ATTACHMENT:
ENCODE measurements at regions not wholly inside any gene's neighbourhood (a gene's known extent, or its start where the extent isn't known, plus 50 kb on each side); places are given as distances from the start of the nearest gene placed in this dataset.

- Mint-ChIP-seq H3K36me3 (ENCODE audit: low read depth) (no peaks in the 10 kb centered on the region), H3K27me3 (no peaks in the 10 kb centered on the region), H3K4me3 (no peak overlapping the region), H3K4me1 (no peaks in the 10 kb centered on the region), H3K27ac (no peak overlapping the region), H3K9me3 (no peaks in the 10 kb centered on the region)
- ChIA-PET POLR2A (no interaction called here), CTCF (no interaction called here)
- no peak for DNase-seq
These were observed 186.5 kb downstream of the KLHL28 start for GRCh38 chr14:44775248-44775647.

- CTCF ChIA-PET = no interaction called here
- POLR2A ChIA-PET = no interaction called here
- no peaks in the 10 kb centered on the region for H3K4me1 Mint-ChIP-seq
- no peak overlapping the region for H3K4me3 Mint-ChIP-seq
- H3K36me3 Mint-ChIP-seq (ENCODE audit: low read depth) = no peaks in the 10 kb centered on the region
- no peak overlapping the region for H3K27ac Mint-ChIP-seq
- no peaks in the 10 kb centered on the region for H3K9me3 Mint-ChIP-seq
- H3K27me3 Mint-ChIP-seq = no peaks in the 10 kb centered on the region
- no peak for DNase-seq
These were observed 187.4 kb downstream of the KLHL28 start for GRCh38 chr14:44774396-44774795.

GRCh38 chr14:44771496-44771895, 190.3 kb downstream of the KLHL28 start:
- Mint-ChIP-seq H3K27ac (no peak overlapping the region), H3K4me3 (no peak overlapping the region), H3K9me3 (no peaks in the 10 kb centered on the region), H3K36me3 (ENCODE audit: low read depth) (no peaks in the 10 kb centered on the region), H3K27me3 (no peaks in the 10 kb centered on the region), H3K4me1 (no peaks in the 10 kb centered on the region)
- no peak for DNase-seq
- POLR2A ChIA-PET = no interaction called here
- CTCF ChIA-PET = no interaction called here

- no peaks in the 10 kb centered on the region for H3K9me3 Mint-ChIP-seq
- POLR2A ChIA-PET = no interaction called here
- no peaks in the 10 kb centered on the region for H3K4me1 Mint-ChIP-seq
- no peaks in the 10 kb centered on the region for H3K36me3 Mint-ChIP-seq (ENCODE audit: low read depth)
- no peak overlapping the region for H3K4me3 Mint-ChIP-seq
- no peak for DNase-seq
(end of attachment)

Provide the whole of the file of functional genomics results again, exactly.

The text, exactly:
ENCODE measurements at regions not wholly inside any gene's neighbourhood (a gene's known extent, or its start where the extent isn't known, plus 50 kb on each side); places are given as distances from the start of the nearest gene placed in this dataset.

- Mint-ChIP-seq H3K36me3 (ENCODE audit: low read depth) (no peaks in the 10 kb centered on the region), H3K27me3 (no peaks in the 10 kb centered on the region), H3K4me3 (no peak overlapping the region), H3K4me1 (no peaks in the 10 kb centered on the region), H3K27ac (no peak overlapping the region), H3K9me3 (no peaks in the 10 kb centered on the region)
- ChIA-PET POLR2A (no interaction called here), CTCF (no interaction called here)
- no peak for DNase-seq
These were observed 186.5 kb downstream of the KLHL28 start for GRCh38 chr14:44775248-44775647.

- CTCF ChIA-PET = no interaction called here
- POLR2A ChIA-PET = no interaction called here
- no peaks in the 10 kb centered on the region for H3K4me1 Mint-ChIP-seq
- no peak overlapping the region for H3K4me3 Mint-ChIP-seq
- H3K36me3 Mint-ChIP-seq (ENCODE audit: low read depth) = no peaks in the 10 kb centered on the region
- no peak overlapping the region for H3K27ac Mint-ChIP-seq
- no peaks in the 10 kb centered on the region for H3K9me3 Mint-ChIP-seq
- H3K27me3 Mint-ChIP-seq = no peaks in the 10 kb centered on the region
- no peak for DNase-seq
These were observed 187.4 kb downstream of the KLHL28 start for GRCh38 chr14:44774396-44774795.

GRCh38 chr14:44771496-44771895, 190.3 kb downstream of the KLHL28 start:
- Mint-ChIP-seq H3K27ac (no peak overlapping the region), H3K4me3 (no peak overlapping the region), H3K9me3 (no peaks in the 10 kb centered on the region), H3K36me3 (ENCODE audit: low read depth) (no peaks in the 10 kb centered on the region), H3K27me3 (no peaks in the 10 kb centered on the region), H3K4me1 (no peaks in the 10 kb centered on the region)
- no peak for DNase-seq
- POLR2A ChIA-PET = no interaction called here
- CTCF ChIA-PET = no interaction called here

- no peaks in the 10 kb centered on the region for H3K9me3 Mint-ChIP-seq
- POLR2A ChIA-PET = no interaction called here
- no peaks in the 10 kb centered on the region for H3K4me1 Mint-ChIP-seq
- no peaks in the 10 kb centered on the region for H3K36me3 Mint-ChIP-seq (ENCODE audit: low read depth)
- no peak overlapping the region for H3K4me3 Mint-ChIP-seq
- no peak for DNase-seq